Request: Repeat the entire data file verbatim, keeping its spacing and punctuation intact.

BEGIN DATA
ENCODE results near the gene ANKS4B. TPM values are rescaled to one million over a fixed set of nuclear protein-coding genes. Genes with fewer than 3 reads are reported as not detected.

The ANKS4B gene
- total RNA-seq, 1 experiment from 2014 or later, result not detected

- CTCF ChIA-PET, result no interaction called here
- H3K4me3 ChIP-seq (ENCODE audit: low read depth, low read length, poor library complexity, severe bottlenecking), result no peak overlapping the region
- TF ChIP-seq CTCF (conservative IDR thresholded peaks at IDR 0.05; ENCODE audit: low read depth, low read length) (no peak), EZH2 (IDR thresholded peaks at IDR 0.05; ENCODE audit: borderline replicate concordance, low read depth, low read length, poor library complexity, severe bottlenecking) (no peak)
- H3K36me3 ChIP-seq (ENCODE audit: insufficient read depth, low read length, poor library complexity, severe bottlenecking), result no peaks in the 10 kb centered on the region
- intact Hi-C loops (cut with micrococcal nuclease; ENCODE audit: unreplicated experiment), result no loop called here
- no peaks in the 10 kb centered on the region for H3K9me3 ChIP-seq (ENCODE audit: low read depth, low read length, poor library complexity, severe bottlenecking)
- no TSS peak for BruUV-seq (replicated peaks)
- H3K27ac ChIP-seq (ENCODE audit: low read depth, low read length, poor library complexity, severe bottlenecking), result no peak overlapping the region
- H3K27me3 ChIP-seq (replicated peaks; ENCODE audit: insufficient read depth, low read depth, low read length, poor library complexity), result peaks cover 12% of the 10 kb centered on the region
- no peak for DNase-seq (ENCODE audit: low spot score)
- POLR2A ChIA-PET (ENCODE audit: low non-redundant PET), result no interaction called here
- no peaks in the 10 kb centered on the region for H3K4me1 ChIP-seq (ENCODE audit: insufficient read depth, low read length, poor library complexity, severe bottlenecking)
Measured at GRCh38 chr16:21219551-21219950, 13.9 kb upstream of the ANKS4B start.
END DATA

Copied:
ENCODE results near the gene ANKS4B. TPM values are rescaled to one million over a fixed set of nuclear protein-coding genes. Genes with fewer than 3 reads are reported as not detected.

The ANKS4B gene
- total RNA-seq, 1 experiment from 2014 or later, result not detected

- CTCF ChIA-PET, result no interaction called here
- H3K4me3 ChIP-seq (ENCODE audit: low read depth, low read length, poor library complexity, severe bottlenecking), result no peak overlapping the region
- TF ChIP-seq CTCF (conservative IDR thresholded peaks at IDR 0.05; ENCODE audit: low read depth, low read length) (no peak), EZH2 (IDR thresholded peaks at IDR 0.05; ENCODE audit: borderline replicate concordance, low read depth, low read length, poor library complexity, severe bottlenecking) (no peak)
- H3K36me3 ChIP-seq (ENCODE audit: insufficient read depth, low read length, poor library complexity, severe bottlenecking), result no peaks in the 10 kb centered on the region
- intact Hi-C loops (cut with micrococcal nuclease; ENCODE audit: unreplicated experiment), result no loop called here
- no peaks in the 10 kb centered on the region for H3K9me3 ChIP-seq (ENCODE audit: low read depth, low read length, poor library complexity, severe bottlenecking)
- no TSS peak for BruUV-seq (replicated peaks)
- H3K27ac ChIP-seq (ENCODE audit: low read depth, low read length, poor library complexity, severe bottlenecking), result no peak overlapping the region
- H3K27me3 ChIP-seq (replicated peaks; ENCODE audit: insufficient read depth, low read depth, low read length, poor library complexity), result peaks cover 12% of the 10 kb centered on the region
- no peak for DNase-seq (ENCODE audit: low spot score)
- POLR2A ChIA-PET (ENCODE audit: low non-redundant PET), result no interaction called here
- no peaks in the 10 kb centered on the region for H3K4me1 ChIP-seq (ENCODE audit: insufficient read depth, low read length, poor library complexity, severe bottlenecking)
Measured at GRCh38 chr16:21219551-21219950, 13.9 kb upstream of the ANKS4B start.